Sunday, February 22, 2009

Pic of the Week 02/22/2009

Franz Ackerman and Richard Jackson at Otero-Plassart

Saturday, Feb 21st, 2009 was a big night for openings. The highlight of my night was the Franz Ackerman and Richard Jackson opening at Otero-Plassart Gallery on Fairfax. According to what I read for his most recent show at Hauser & Wirth in London, Richard Jackson believes that "Paint is liquid and libidinal, unruly and projectile; the spurting lifeblood of an overly cultivated art form and a fluid to be funnelled, pumped and squirted. Since the 1970s the West Coast American artist has mounted an intensely visceral humorous interrogation of painting that combines the heroic and the slapstick, systematised procedure and extreme disorder. He has expanded the activity of painting, abandoning its conventional tools for machines such as pumps, vehicles and even rifles to make the work." Franz Ackerman's work is almost the opposite. Ackerman's abstraction work is intentional in its organic and expansiveness in taking over a gallery or public space. In the Otero Plassart gallery space, Ackerman takes over three walls of the space with an installation entitled "Your City is Really Almost Mine." It is as if Ackerman is searching for order in a chaotic space. Jackson's work, entitled "The Kid's Table," is a dinner table connected with hoses and paint cans that spirt paints of blue, green, red, and yellow. The splatter covers the entire table. Looking at these works I realized that opposites attract and converse in art. Jackson's humorous spontaneity is the foil to Ackerman's abstraction. I liked this show. It is bold and funny. The showing is an odd couple sharing the artistic space with each other. One splattering paint across the kitchen table, the other creating an organic, structured world in abstraction. Go see.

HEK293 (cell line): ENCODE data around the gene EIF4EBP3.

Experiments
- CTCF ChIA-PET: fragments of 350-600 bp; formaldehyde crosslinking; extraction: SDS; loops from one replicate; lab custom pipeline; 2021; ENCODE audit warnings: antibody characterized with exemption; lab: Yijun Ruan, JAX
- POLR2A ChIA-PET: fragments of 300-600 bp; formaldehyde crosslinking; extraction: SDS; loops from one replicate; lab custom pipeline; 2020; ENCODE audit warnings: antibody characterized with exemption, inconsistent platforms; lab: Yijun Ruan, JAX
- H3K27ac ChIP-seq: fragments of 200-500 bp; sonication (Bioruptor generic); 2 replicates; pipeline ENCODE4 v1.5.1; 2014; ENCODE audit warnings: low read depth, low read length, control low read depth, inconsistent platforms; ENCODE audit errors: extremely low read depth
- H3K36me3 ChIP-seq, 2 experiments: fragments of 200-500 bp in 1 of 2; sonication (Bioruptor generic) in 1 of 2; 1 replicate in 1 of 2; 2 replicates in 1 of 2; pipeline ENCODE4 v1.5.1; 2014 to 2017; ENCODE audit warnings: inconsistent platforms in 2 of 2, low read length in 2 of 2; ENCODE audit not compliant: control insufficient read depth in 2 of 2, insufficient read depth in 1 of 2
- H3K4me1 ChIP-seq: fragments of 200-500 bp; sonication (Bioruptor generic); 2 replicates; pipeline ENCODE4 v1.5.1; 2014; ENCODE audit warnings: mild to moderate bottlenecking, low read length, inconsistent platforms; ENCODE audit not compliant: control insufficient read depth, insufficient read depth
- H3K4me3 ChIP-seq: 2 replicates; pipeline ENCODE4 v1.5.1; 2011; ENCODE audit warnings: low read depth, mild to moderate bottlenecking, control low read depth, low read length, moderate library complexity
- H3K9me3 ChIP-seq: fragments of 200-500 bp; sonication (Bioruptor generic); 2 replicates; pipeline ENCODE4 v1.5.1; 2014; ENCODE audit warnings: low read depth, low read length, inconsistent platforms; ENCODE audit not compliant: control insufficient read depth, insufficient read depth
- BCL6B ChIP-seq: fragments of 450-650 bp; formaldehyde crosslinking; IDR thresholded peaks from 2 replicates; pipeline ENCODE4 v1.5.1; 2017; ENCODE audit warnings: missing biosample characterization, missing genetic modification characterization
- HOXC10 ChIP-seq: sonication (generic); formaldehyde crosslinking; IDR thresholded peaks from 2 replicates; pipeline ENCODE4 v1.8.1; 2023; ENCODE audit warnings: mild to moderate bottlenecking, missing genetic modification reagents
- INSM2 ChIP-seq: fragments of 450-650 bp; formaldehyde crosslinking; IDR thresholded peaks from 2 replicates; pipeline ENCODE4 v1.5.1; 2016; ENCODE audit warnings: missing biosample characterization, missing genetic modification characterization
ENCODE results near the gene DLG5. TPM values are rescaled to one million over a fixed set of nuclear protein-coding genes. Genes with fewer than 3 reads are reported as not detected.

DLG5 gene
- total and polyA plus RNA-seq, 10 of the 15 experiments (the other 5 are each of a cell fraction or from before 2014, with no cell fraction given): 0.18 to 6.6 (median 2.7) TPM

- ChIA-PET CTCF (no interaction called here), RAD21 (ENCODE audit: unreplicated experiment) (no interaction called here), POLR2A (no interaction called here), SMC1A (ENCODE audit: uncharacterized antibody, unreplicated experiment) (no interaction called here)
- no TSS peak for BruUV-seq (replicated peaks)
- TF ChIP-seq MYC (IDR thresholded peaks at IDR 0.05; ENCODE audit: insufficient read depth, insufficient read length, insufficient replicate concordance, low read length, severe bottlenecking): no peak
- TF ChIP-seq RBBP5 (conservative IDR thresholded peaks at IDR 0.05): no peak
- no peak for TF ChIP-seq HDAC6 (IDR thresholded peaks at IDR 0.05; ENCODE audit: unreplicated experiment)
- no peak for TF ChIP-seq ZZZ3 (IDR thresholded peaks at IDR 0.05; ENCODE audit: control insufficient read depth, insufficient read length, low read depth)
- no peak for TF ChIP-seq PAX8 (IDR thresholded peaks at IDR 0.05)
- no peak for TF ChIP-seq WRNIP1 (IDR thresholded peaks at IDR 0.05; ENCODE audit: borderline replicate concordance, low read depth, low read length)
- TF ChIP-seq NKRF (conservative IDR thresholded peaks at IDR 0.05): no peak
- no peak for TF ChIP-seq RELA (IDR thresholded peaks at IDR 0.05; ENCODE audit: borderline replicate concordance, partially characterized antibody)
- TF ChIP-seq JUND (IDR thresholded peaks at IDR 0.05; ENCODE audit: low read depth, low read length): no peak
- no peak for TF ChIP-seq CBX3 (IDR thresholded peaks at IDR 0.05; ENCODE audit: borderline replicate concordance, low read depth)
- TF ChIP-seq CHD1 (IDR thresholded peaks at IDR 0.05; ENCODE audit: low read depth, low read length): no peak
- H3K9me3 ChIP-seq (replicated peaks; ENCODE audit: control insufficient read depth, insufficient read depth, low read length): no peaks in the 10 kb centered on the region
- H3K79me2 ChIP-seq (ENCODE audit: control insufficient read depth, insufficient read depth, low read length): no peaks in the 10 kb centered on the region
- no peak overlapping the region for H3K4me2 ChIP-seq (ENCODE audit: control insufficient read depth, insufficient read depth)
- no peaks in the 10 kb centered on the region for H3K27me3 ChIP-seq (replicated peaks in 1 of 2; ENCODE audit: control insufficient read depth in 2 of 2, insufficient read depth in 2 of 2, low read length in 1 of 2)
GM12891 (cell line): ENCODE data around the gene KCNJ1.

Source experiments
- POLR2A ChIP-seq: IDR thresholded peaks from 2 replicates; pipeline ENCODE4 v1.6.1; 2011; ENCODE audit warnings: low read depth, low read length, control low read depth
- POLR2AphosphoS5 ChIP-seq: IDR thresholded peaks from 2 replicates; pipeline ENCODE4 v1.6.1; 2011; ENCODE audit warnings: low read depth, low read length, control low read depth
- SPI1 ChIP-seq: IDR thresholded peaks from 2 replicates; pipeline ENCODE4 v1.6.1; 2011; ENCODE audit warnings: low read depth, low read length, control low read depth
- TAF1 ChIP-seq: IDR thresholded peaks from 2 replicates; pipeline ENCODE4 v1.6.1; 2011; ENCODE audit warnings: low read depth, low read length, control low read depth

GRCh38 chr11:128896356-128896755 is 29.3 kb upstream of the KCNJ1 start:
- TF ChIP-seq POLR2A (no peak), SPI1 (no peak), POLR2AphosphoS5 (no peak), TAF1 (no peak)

Open until April 18, 2009.
www.oteroplassart.com

Wednesday, February 18, 2009

Wednesday, February 11, 2009

Monday, February 9, 2009

Art of the Two Germanys Part 1

In the last posting, I basically stated that the Art of Two Germanys was a must see. Upon further thought, I decided that one paragraph would not do the exhibit justice. This is the first part of a three part series focusing on a particular part of the show. I hope this helps one look at the work and enjoy the show. I definitely enjoyed this exhibit.

This entry will focus on the late 1940s, after the end of World War II through the 1950s. There are three events that really defined German art from the end of World War II with its defeat to the end of the 1950s. The first is the formation of German Democratic Republic in the former Soviet sector in 1949, the Berlin blockade and the eventual building of the Berlin Wall. In the years after the war from 1945 to 1949, German art attempted to redefine German culture and identity after the horrors of the Nazi regime and the subsequent war that devastated the country. Artists began to use artistic languages of previous periods such as abstraction (Georg Meisterman), expressionism (Fritz Winter) or new objectivity (Curt Querner, Hans Grundig). The art of that period portrayed ruins and the devastation of cities or the devastation left upon the people of the country. Mourning and death was prevalent in the imagery of that time.